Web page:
In 45 minutes the car is coming to take me to the airport, where I will experiment with TSA precheck – both going and coming.
It kind of rubs me the wrong way that you can pay $100 and sit through a fairly lame video, and then be considered “safe”. They do perform a massive background check, which I had evidence of during my interview. But it’s a privilege nonetheless, and (due to my Calvinist upbringing) one that sits kind of uncomfortably.
But, okay, I travel enough to make this worthwhile. And I’ve been detained twice before in Customs when coming back from overseas. Apparently there is a not-so-safe person out there that shares my name. (The scientist? The clothing designer? The international trade consultant? The lady who designs glass beads?)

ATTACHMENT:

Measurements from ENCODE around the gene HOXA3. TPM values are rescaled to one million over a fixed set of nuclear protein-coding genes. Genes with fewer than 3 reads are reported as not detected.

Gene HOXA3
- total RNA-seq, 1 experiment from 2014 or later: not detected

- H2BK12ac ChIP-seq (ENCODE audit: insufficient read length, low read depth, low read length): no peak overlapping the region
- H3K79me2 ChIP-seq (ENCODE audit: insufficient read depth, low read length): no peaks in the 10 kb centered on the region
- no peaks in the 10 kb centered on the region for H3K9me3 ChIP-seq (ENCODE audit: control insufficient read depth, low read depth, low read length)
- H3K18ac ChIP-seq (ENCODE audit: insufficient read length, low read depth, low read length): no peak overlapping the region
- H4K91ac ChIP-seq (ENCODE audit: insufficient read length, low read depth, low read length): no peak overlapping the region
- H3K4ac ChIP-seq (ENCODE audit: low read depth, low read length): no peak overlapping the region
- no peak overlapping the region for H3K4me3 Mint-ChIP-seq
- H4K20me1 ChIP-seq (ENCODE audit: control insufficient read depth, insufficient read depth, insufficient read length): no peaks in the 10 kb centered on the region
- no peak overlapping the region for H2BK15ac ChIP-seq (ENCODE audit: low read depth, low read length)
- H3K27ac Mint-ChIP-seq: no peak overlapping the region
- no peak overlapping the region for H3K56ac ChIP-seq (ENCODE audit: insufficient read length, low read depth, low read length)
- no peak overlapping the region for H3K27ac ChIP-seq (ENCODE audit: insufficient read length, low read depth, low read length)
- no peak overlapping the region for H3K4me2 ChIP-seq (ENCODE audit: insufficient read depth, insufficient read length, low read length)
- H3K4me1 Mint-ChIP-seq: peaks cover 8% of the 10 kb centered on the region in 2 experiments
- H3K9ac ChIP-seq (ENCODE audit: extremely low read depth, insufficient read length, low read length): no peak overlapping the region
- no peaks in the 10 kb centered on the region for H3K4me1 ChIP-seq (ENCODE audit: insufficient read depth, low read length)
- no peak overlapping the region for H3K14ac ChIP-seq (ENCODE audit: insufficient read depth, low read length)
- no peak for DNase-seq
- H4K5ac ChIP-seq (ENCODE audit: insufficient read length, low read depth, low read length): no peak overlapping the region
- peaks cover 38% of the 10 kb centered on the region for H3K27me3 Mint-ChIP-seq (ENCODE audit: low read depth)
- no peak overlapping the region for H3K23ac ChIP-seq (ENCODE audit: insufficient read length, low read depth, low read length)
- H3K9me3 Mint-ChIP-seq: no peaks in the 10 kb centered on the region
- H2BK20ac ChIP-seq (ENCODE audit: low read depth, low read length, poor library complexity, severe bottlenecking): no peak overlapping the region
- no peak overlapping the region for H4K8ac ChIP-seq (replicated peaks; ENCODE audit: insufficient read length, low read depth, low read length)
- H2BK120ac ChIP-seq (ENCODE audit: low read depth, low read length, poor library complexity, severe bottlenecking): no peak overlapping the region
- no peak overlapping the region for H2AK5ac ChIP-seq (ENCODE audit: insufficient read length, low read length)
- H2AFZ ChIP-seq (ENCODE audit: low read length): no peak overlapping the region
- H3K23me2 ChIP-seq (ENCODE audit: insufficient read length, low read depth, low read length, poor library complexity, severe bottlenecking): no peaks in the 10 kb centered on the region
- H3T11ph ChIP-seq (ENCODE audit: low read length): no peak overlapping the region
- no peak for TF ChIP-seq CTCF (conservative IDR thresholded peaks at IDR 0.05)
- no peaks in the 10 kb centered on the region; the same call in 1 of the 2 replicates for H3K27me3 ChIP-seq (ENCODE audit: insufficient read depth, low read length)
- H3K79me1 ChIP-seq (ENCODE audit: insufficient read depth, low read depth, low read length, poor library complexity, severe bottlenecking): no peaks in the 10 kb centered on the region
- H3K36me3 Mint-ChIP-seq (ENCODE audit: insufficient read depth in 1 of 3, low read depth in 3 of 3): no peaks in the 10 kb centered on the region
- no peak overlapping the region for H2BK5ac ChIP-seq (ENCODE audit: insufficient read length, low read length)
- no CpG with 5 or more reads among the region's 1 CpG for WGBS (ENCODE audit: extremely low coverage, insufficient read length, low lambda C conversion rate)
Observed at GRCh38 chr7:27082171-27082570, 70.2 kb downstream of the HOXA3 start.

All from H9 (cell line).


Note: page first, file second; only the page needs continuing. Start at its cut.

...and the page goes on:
Ironically, most of my overseas travel has to do with disambiguating names and identities. And that’s the case here too – I’m going to a meeting about ISNI. We’ve made progress – internally at Bowker we’re building a registration website; we’re getting all the authors in Books in Print assigned ISNIs, and we are about to start some collaborative work identifying organizations and institutions. Assigning numbers to unique identities is a tough job – like the TSA precheck process, it takes a lot of research to make sure you have the right identity and not a conflation of two or more.
Identification is actually a huge responsibility, when you think about what depends on it. In the case of ISNI, royalties are the primary workflow. In the case of the TSA, it’s about a lot more than just money.